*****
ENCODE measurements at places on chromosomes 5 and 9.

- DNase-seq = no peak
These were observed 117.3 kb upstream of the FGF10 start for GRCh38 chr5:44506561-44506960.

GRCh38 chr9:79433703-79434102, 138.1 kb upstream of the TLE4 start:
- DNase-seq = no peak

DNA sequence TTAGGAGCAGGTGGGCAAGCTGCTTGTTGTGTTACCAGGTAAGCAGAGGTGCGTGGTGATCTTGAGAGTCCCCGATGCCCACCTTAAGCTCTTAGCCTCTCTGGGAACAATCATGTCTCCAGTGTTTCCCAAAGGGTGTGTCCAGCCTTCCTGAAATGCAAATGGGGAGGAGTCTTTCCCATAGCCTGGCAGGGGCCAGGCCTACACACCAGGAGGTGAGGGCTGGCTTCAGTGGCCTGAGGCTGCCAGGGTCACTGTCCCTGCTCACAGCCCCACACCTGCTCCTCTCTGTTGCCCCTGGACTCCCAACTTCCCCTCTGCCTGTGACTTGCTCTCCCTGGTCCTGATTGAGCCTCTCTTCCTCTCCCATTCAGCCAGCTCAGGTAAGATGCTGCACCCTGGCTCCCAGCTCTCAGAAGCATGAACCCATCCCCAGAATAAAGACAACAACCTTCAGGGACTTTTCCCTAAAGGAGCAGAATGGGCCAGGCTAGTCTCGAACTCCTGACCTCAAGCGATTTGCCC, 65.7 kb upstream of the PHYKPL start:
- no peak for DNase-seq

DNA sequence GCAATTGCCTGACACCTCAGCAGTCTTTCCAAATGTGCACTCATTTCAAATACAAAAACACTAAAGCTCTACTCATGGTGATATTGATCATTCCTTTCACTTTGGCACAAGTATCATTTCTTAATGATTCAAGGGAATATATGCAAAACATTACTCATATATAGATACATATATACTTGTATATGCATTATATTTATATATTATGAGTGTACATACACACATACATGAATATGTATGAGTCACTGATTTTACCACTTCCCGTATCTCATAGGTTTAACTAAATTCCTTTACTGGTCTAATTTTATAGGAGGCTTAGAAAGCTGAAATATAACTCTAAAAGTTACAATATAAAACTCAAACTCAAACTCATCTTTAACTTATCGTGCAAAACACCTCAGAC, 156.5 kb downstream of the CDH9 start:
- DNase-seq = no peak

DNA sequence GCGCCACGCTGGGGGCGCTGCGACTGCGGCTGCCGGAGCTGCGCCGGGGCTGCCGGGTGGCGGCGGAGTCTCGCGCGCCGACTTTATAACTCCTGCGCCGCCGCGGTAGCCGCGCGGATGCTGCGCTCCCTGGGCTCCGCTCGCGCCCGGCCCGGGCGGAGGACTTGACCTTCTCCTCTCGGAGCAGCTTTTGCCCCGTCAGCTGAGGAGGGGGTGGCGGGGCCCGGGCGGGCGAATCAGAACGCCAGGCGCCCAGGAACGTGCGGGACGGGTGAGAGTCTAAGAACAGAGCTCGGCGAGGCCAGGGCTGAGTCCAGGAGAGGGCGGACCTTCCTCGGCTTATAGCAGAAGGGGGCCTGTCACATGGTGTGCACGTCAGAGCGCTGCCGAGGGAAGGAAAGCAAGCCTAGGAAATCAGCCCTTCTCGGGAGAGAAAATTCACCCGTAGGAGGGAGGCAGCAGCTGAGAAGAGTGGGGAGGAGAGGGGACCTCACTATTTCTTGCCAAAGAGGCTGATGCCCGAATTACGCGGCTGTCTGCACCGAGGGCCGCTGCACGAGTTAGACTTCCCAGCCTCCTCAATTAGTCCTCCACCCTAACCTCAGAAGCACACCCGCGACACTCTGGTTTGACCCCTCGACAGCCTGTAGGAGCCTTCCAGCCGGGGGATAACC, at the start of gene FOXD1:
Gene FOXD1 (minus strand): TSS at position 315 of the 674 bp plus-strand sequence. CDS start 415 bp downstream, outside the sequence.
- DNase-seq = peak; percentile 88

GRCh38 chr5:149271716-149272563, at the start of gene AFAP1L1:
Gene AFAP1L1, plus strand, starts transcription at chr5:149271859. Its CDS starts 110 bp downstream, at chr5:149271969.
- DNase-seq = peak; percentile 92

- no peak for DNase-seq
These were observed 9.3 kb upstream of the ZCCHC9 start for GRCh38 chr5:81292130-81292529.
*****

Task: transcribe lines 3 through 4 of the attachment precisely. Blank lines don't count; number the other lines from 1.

These were observed 117.3 kb upstream of the FGF10 start for GRCh38 chr5:44506561-44506960.

GRCh38 chr9:79433703-79434102, 138.1 kb upstream of the TLE4 start: